Taiwan’s election candidates go all out to woo the new immigrant vote

On Saturday, the new immigrants will be among the more than 19 million eligible voters who are set to elect their city and county leaders.

Yip Wai Yee

Yip Wai Yee

The Straits Times


Chen Shih-chung, the Democratic Progressive Party's Taipei mayoral nominee, speaking at a campaign event alongside new immigrants. PHOTO: COURTESY OF LOH MEI-LING

November 24, 2022

TAIPEI – At first glance, election candidate Lu Chia-hsuan’s campaign poster looks just like the many others plastered all over buses, buildings and streets in Taiwan.

But there’s a line at the bottom which sets it apart. “Yanpu rural township chief candidate, please vote,” it reads – in Vietnamese.

It is, of course, a deliberate inclusion.

“The Vietnamese words on the poster were added by our new immigrant friends as a show of support,” Ms Lu told The Straits Times. “If new immigrants need anything, we will also work hard to serve them immediately.”

Candidates like Ms Lu – who is standing for re-election as the head of Pingtung county’s Yanpu rural township – are trying to court new immigrants. Often referred to locally as “new residents”, they became Taiwanese typically through marriage. This means that they are eligible to vote.

On Saturday, they will be among the more than 19 million eligible voters who are set to elect their city and county leaders, in a municipal election that is often seen as a midterm test for the ruling Democratic Progressive Party (DPP).

The Central Election Commission has dedicated an entire section of its website to them. It features infographics and videos with instructions on how to vote, in languages such as Vietnamese, Thai, Tagalog, Khmer and Bahasa Indonesia.

This is despite the fact that new immigrants make up only about 1.3 per cent of the total electorate in 2022.

“Statistically, they are not a huge number but they are a significant group, and their number has been in constant growth,” said Dr Lara Momesso, a senior lecturer at the University of Central Lancashire who has done extensive research on the political participation of migrants in Taiwan.

“It’s also important to think in terms of network – targeting this group most probably also means attracting other members of their family, especially their children.”

It’s also about the island portraying a positive image, said Dr Momesso.

“By displaying its openness and willingness to allow migrants to be part of the voting process, the Taiwanese government could foster an image of Taiwan as a hub for regional migration… reinforcing the idea that Taiwan is multicultural and democratic.”

According to the Ministry of the Interior, there are around 570,000 new immigrants in Taiwan, which account for roughly 2.4 per cent of the island’s population. The majority hail from China, which includes Hong Kong and Macau, followed by Vietnam and Indonesia.

Ms Lu Chia-hsuan is standing for re-election as the head of Pingtung county’s Yanpu rural township. PHOTO: LU CHIA-HSUAN/FACEBOOK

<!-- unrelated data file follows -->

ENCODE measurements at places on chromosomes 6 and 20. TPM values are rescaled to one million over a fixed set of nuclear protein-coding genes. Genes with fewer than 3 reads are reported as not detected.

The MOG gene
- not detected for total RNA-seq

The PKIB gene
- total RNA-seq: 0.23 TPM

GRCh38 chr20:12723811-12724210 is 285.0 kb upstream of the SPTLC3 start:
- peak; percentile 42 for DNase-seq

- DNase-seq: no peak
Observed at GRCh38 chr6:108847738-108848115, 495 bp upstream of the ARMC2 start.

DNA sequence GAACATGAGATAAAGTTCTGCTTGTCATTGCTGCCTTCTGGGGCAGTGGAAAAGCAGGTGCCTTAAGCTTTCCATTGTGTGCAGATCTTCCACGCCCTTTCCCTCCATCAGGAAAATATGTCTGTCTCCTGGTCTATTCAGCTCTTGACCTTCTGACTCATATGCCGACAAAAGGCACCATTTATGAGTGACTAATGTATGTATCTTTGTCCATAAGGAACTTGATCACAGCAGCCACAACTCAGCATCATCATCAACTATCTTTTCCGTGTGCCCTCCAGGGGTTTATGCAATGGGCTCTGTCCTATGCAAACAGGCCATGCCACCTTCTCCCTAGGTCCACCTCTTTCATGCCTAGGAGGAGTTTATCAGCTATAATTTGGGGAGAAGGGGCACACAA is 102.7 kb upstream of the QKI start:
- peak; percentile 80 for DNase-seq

Mrs Chini Huang is a Filipina who married a Taiwanese engineer. The 40-year-old, who runs an online platform which connects Filipinos living in Taiwan, told ST that she is heartened to see more politicians paying attention to new immigrants during this election season.

“But I really hope that they implement real policies to deal with some of our concerns, and not just use us for show at events to appear like they are very welcoming of this community,” she said, noting that she is not aligned with either the DPP or the main opposition party, the Kuomintang (KMT).

“Many new immigrants face problems like discrimination in society, unemployment, Chinese language difficulties and domestic abuse – these are all real issues that need to be addressed.”

Taiwanese politicians are certainly promoting themselves as heeding the community’s concerns.

DPP legislator Loh Meei-ling, who was born a Malaysian, is leading her party’s campaign messaging efforts towards new immigrants.

“New residents and their children generally have the advantages of dual cultures, languages and connections,” she said, adding that they contribute to Taiwan’s development and diversity.

In October, she hosted an event where the DPP’s Taipei mayoral candidate Chen Shih-chung pledged to set up offices in each of the capital city’s 12 administrative districts dedicated to new immigrant affairs.

DPP legislator Loh Mei-ling (in orange kebaya) with new immigrants from Vietnam at an event. PHOTO: COURTESY OF LOH MEI-LING

Meanwhile, the KMT’s Taoyuan mayoral candidate Simon Chang has promised to provide better resources for new immigrants if he is elected, such as legal consulting and translation services across the city’s district offices.

There are more than 63,700 new immigrants in Taoyuan, which is about 11 per cent of Taiwan’s total new immigrant population. Out of those families, there are around 19,000 children attending middle and elementary schools in the city, Dr Chang said. “Addressing the concerns of new residents is not just about the individuals themselves – it’s also about improving entire Taiwanese families and taking care of Taiwan’s future generations,” he told ST.

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